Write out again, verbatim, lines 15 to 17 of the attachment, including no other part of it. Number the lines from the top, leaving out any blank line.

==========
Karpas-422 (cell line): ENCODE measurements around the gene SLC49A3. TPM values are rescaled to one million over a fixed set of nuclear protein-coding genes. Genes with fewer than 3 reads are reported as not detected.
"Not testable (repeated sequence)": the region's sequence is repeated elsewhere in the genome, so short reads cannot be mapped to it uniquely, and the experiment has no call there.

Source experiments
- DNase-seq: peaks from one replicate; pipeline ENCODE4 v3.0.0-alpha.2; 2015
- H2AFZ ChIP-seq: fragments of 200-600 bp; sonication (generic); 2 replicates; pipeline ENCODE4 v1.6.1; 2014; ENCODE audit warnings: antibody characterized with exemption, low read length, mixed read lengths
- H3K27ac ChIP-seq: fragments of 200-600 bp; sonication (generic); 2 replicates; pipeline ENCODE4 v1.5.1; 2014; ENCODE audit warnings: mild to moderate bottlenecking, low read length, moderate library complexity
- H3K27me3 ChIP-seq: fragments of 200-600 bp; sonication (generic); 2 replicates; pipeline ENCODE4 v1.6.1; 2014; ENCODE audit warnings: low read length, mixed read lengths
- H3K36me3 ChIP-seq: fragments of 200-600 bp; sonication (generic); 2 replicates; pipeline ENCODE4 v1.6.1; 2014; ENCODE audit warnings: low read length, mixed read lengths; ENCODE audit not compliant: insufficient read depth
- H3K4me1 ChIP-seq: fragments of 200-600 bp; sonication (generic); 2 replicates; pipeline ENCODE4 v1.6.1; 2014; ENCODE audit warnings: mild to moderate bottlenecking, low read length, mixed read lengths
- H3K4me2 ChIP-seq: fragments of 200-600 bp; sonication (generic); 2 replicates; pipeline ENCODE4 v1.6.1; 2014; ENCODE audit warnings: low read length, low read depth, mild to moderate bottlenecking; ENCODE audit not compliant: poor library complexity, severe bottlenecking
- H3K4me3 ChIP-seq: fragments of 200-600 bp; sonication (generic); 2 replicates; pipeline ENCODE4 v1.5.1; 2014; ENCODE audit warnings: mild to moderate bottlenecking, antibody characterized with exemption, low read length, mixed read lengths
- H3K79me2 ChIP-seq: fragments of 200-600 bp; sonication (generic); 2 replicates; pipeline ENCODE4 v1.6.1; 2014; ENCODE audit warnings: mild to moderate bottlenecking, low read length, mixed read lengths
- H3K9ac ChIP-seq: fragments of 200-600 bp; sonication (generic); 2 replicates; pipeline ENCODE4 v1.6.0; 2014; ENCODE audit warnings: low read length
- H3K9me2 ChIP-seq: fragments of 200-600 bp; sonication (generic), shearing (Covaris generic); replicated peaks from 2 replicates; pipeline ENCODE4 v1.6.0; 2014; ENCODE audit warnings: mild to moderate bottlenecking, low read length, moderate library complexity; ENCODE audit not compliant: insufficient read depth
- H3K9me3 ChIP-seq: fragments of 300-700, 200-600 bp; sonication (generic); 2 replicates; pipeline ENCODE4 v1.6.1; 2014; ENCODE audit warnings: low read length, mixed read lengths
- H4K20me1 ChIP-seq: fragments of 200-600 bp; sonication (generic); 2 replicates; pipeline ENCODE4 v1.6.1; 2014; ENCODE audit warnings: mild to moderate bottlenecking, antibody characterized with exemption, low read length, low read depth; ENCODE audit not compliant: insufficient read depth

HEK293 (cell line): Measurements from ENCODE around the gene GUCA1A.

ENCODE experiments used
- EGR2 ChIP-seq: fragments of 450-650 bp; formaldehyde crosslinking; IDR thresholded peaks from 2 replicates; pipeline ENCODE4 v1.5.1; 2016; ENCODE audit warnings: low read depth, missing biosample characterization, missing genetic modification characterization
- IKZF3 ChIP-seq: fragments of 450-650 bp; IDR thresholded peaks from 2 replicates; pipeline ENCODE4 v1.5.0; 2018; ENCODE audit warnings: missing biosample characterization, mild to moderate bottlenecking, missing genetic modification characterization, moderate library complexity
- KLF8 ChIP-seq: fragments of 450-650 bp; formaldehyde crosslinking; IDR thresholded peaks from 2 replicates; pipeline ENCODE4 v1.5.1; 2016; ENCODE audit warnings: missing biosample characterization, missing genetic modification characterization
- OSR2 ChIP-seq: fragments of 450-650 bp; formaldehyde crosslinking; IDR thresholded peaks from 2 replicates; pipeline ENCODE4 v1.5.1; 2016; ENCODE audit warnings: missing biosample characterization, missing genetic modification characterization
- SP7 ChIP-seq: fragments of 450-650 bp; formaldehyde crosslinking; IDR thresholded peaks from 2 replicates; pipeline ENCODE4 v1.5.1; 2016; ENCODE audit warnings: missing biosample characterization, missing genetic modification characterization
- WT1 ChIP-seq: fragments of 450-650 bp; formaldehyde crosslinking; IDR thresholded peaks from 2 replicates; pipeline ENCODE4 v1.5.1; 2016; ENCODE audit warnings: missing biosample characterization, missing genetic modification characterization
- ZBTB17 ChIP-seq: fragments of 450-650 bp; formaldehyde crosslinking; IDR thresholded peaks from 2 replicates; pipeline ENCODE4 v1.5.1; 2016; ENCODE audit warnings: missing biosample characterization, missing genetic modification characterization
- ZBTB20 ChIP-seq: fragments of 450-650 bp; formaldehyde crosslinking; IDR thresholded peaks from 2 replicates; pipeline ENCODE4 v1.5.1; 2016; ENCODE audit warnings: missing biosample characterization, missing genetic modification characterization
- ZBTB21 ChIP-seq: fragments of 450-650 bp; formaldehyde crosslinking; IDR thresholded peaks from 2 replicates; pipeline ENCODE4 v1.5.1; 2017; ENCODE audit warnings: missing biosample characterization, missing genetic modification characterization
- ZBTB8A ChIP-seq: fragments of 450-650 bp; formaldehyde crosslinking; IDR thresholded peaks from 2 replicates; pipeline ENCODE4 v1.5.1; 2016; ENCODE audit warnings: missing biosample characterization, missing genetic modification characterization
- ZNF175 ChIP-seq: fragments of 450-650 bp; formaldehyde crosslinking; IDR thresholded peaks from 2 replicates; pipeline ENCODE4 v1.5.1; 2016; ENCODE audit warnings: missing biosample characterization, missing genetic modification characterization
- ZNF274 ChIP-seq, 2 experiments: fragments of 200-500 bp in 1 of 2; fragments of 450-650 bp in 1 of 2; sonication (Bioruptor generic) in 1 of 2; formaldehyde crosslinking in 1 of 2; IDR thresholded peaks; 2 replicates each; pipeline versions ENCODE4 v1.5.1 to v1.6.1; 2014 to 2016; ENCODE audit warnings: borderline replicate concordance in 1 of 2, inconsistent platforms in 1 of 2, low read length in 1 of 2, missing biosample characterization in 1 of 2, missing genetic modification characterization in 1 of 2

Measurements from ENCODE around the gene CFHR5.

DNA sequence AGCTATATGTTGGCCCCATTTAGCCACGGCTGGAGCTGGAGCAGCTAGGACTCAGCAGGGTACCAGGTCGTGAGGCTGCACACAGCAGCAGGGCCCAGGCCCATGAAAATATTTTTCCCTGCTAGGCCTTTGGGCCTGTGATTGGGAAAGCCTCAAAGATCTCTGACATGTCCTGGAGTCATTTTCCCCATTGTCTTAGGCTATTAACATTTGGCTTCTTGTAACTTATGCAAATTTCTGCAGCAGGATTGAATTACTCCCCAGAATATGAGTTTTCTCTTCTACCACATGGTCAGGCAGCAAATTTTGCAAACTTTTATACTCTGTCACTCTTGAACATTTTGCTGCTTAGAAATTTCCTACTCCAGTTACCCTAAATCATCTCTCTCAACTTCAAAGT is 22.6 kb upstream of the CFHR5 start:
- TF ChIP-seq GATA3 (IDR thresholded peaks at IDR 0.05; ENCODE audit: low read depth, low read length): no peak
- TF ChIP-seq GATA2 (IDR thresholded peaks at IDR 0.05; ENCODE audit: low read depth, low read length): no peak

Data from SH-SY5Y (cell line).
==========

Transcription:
- H3K9me3 ChIP-seq: fragments of 300-700, 200-600 bp; sonication (generic); 2 replicates; pipeline ENCODE4 v1.6.1; 2014; ENCODE audit warnings: low read length, mixed read lengths
- H4K20me1 ChIP-seq: fragments of 200-600 bp; sonication (generic); 2 replicates; pipeline ENCODE4 v1.6.1; 2014; ENCODE audit warnings: mild to moderate bottlenecking, antibody characterized with exemption, low read length, low read depth; ENCODE audit not compliant: insufficient read depth

HEK293 (cell line): Measurements from ENCODE around the gene GUCA1A.